Annie Arment had been working from her parents’ Quincy, Ill., home for months when she decided to plunge back into another adolescent experience: getting a mouthful of metal.
The 26-year-old accountant had spent her teen years wearing varying combinations of braces and retainers only to have her teeth go slightly crooked again in young adulthood. Staring at herself on daily Zoom calls throughout the pandemic routinely reminded her of every wayward incisor. But it has been the prospect of returning to semi-normal public life that pushed her to book an appointment with her childhood orthodontist.
Calculating she would have just several more months of remote work before seeing her Chicago colleagues and friends in the flesh again, Ms. Arment opted in January for a heavy-duty wire retainer instead of a lengthier course of Invisalign, a leading brand of clear, removable teeth aligners.
It’s “the one I knew I’d be able to get done,” she says. Meanwhile, “I feel like when I was in grade school and high school, so that’s ‘fun.’ ”
Both a pandemic—and its possible end—are ripe conditions for driving scores of adults back into the orthodontist’s chair, it turns out. For many people working remotely, video meetings have become opportunities to parse their cosmetic shortcomings on screen, real or perceived. And having to wear a mask in many public places can render even full-on braces a secret.
Align Technology Inc., which makes Invisalign clear aligners, says the number of adults starting treatment in the first quarter jumped 69% from a year earlier, as its revenues climbed 60%. The company recommends wearing the devices—which fit over the teeth— 20 to 22 hours a day to get the best results, The length of treatment varies; average Invisalign treatment time is 12 to 18 months, though some people can be done in under a year, the company says.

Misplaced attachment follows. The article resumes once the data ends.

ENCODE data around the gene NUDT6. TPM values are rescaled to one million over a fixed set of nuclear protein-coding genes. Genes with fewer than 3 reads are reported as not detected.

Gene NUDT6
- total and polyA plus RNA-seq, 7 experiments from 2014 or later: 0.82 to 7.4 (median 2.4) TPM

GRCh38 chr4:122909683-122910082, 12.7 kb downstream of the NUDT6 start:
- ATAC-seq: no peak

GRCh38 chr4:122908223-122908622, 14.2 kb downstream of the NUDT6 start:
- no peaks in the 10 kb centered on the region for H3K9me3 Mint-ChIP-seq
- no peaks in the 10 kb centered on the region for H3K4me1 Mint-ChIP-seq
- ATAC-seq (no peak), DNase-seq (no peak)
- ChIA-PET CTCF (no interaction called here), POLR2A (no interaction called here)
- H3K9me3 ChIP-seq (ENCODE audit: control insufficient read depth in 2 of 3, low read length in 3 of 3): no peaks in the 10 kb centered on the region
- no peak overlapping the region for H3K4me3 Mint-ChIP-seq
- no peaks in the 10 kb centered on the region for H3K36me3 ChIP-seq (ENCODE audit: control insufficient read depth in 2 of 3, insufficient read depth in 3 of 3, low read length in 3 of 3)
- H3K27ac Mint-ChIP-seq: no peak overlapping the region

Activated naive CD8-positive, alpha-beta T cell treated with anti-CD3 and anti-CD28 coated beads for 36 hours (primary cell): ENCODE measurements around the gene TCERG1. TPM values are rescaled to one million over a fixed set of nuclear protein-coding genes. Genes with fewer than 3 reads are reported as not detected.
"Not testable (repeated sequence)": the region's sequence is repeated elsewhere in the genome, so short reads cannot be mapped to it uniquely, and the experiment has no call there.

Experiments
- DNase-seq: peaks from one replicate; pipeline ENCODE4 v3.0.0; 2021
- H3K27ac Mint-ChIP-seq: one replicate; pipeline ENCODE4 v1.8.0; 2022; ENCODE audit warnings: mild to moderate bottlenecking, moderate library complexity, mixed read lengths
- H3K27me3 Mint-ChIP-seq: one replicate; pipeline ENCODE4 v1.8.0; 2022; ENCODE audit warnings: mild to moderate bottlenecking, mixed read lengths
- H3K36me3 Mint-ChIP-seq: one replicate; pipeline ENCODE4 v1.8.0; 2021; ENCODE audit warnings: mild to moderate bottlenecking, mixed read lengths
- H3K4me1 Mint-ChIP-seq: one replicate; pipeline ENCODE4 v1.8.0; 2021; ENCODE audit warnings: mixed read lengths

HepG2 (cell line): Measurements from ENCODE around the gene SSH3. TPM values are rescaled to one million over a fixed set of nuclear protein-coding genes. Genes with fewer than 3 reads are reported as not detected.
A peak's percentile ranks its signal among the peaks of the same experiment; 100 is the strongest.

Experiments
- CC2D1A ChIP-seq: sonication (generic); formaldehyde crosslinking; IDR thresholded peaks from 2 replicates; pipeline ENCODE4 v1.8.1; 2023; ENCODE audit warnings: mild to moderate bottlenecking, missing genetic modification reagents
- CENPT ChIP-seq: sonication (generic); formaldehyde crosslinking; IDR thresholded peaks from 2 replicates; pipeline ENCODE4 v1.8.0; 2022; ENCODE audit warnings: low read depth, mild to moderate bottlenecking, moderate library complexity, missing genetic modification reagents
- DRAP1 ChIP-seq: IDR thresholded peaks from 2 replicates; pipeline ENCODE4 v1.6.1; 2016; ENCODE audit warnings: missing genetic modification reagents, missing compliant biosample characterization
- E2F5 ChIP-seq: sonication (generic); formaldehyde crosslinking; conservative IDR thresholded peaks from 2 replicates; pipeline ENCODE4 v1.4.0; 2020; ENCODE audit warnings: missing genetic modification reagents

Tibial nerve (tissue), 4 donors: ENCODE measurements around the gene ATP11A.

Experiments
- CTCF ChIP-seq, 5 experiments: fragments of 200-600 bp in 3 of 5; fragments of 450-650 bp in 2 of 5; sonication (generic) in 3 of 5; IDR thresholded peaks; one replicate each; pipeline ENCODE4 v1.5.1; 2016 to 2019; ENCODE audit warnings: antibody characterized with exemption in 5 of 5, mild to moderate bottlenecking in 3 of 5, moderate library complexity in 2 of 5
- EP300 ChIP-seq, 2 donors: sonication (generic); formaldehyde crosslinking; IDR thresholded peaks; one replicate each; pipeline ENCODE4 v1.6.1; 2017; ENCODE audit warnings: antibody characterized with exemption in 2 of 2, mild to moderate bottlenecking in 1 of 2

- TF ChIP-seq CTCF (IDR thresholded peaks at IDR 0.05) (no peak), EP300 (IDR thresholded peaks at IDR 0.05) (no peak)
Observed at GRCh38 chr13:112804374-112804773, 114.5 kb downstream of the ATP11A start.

“Typically, what motivates adults is a special event,” such as a wedding or high-school reunion, says Dr. Jeffrey Sulitzer, chief clinical officer at SmileDirectClub, a company that also sells clear aligners. In this case, that special event is anticipating the pandemic’s end, he adds. “People have been holed up. They’re starting to have reveals or reunions with coworkers or family members.”
Orthodontist Peter Jahn’Shahi’s calendar was already busy with a backlog of appointments from existing patients when his Brooklyn practice reopened last June. Since the fall, though, new inquiries have been up almost 50%. He says most new patients are in their early 30s to late 40s, and typically want Invisalign or lingual braces, which are placed behind the teeth.
“People say, ‘I can’t invest in anything else right now,’ ” says Dr. Jahn’Shahi, who has begun monitoring some patients virtually, using photos of their teeth uploaded to a Web-based platform to check progress.
Kahlil Spurlock wanted to get Invisalign treatment since he had watched enviously as a co-worker at a previous job did it ahead of her wedding. The removal of a back molar and other dental issues had left Mr. Spurlock, 31, with a gap between his front teeth and
pushed his lower lip slightly off-kilter. He couldn’t afford it, though, until he landed a new marketing job in October that came with a salary bump and dental insurance that provided partial coverage.
Kahlil Spurlock is using clear aligners.
PHOTO: TLC FOR SMILES CHATSWORTH